To resolve the above problem, another method is proposed. In the method, in the switching power supply shown in FIG. 1, only the polarization of the tertiary winding N3 of the transformer 5 is reversed. In this case, when the switching element Q1 turns on, energy is stored in the transformer 5. And, when the switching element Q1 turns off, the diode D3 connected in series to the tertiary winding N3 turns on to charge the electrolytic capacitor C4. The supplementary power-supply voltage Vcc substantially proportional to the secondary-side output voltage is obtained.

In this method, even if the input voltage range of the power supply is relatively large, a varying range of the supplementary power-supply voltage may be reduced, and the IC for the PWM control circuit 11 may stably operate. However, even if the input voltage of the switching power supply is extremely small, the switching power supply continues to operate. At this time, the current flowing through the switching element Q1 increases in inverse proportion to the input voltage. Therefore, a power loss in the switching element Q1 increases and, as a result, the switching element Q1 is heated. When the PWM control circuit 11 cannot track the variation of the input voltage, unstable output voltage is produced to the output terminal 7. In this case, the unstable output voltage may cause error operations in fabricated devices and, in particular, the IC for the PWM control circuit 11.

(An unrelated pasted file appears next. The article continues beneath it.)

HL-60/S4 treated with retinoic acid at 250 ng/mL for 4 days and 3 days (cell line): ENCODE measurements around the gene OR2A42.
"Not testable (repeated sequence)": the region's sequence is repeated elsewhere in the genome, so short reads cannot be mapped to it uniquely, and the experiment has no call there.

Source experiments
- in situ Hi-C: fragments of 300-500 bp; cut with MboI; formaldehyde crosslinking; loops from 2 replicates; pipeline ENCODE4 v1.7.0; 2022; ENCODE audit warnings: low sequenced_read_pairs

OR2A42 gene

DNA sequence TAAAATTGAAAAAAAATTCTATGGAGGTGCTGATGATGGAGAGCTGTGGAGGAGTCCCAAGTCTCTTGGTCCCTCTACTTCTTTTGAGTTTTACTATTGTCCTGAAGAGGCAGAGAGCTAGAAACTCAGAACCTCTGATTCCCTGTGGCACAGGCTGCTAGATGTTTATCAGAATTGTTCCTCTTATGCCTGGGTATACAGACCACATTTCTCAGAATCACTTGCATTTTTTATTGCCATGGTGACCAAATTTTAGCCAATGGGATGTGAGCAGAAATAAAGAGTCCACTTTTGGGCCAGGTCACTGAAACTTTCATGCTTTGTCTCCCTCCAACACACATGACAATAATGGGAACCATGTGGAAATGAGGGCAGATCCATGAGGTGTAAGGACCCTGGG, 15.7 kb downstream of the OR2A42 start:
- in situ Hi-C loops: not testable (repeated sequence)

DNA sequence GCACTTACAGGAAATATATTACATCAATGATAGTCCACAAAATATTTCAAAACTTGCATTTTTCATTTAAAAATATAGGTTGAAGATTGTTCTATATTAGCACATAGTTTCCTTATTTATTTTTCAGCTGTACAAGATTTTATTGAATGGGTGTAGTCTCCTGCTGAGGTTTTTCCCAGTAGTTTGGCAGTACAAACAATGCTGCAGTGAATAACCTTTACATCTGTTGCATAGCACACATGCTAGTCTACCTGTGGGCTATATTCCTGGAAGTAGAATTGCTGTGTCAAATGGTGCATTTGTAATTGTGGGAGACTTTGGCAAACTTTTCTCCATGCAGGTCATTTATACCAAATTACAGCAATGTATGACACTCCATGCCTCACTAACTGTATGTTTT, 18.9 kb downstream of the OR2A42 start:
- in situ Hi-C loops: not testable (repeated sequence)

Furthermore, in the prior-art supplementary power-supply circuit 10, the start-up circuit 12 for generating the start-up current of the supplementary power-supply circuit 10 is connected to a terminal outputting the direct-current voltage of the primary-side rectifying-and-smoothing circuit 3. Therefore, when trouble occurs in the switching power supply or the load device 8 and a protecting operation mode is set, even if the alternating-current power supply 1 is turned off, the current continues to flow through the PWM control circuit 11 because the electric charge remains in the primary-side rectifying-and-smoothing circuit 3. In this way, since the protecting operation mode is set, it takes a few minutes until the PWM control circuit 11 is reset. As a result, it takes a long time for an operation test, for example, of the switching power supply. The above problem may be resolved by an additional circuit forcibly resetting the PWM control circuit 11 when the alternating-current power supply 1 is turned off. However, by the additional circuit, the number of components increases, and the cost of the switching power supply may increase.